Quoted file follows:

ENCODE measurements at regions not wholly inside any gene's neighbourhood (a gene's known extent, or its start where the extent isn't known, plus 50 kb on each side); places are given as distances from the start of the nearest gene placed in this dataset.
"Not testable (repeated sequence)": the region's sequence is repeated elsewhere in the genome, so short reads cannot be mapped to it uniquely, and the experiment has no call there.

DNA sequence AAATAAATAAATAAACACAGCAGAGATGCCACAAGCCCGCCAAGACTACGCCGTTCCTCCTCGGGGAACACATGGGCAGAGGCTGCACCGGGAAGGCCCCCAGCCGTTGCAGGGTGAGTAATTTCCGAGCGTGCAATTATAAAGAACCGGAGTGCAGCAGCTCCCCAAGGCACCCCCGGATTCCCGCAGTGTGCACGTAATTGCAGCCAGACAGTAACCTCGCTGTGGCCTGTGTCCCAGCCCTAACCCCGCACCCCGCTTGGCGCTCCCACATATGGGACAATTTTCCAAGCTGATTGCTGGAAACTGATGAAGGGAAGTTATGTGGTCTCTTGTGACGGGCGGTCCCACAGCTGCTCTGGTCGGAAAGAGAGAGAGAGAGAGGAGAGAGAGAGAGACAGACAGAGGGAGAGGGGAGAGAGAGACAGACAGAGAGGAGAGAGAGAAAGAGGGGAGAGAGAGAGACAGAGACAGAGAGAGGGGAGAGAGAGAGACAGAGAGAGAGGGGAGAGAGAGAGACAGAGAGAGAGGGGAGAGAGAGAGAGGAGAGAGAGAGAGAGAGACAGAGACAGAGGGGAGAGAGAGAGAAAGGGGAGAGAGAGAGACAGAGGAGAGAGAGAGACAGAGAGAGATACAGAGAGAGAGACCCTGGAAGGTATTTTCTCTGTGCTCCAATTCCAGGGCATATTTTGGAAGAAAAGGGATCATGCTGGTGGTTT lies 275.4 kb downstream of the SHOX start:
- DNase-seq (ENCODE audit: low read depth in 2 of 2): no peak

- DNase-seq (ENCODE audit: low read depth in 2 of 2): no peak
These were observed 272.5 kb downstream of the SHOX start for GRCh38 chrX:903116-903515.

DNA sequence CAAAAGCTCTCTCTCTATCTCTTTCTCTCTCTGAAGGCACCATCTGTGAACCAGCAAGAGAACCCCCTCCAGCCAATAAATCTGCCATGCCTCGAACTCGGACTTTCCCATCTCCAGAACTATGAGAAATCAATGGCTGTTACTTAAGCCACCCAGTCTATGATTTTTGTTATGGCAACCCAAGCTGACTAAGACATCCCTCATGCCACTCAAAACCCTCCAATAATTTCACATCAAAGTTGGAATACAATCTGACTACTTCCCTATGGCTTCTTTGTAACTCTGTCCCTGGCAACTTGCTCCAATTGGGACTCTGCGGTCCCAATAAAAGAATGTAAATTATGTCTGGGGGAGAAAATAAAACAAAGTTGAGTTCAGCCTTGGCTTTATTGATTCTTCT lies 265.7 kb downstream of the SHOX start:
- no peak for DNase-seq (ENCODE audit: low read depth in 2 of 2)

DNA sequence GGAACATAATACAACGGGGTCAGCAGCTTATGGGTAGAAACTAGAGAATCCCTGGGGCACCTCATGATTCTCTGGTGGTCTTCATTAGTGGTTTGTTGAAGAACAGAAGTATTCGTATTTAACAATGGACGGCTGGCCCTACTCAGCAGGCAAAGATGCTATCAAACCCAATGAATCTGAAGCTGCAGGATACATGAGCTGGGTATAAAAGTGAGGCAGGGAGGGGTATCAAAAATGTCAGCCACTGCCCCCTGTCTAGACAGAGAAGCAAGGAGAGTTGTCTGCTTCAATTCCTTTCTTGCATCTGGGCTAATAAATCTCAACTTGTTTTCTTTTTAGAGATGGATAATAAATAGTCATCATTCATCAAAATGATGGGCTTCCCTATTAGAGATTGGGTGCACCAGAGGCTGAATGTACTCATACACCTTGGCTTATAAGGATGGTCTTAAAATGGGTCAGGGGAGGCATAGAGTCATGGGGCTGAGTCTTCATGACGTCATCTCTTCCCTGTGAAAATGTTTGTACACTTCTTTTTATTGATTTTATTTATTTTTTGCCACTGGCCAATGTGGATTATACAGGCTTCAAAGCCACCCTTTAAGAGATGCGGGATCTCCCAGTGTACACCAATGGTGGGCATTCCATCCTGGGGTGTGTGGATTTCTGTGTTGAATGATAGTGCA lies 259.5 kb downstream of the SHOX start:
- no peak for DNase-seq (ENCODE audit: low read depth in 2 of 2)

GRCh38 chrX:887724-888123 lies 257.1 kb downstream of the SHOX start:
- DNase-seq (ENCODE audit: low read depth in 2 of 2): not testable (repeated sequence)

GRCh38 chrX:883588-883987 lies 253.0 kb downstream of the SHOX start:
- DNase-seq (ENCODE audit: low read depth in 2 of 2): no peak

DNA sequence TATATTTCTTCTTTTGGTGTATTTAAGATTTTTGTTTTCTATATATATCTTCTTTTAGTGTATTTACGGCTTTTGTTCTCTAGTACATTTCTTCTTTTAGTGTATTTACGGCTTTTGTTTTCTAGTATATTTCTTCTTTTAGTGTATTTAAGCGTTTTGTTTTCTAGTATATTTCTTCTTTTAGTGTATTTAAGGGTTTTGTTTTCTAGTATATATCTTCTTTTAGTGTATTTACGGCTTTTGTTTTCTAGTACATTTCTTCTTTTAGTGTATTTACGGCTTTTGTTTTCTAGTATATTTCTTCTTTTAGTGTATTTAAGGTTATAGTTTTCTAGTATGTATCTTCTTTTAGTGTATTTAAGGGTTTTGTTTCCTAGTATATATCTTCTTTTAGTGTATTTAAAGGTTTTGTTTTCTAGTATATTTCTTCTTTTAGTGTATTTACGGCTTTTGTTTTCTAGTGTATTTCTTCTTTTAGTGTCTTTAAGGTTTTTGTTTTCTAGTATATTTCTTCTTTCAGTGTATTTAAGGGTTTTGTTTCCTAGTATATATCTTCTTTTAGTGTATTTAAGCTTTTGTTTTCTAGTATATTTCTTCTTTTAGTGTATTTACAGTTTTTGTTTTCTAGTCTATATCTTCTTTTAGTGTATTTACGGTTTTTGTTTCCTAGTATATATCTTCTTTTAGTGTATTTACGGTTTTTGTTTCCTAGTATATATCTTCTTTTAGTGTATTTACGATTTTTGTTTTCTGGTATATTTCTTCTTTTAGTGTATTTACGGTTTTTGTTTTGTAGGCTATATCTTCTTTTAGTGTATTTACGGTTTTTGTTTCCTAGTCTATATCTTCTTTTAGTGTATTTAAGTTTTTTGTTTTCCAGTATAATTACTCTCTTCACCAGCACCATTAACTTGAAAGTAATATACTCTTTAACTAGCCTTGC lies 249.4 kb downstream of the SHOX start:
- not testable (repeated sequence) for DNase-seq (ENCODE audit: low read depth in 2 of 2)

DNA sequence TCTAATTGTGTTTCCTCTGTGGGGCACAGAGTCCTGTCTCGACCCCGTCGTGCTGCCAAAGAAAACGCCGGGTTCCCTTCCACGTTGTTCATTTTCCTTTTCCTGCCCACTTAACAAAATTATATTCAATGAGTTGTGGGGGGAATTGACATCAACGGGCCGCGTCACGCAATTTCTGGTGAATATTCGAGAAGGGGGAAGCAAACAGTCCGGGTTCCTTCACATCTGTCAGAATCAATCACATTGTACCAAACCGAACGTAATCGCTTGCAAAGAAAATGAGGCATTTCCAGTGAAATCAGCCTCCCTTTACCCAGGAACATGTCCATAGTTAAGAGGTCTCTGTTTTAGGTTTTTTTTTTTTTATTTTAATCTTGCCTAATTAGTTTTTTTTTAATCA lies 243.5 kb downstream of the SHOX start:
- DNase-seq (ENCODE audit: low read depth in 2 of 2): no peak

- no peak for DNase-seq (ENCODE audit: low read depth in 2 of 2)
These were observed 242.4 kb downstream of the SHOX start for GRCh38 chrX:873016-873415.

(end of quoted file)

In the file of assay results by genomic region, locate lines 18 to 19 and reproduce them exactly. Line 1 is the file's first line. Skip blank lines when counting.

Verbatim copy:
- DNase-seq (ENCODE audit: low read depth in 2 of 2): no peak

- no peak for DNase-seq (ENCODE audit: low read depth in 2 of 2)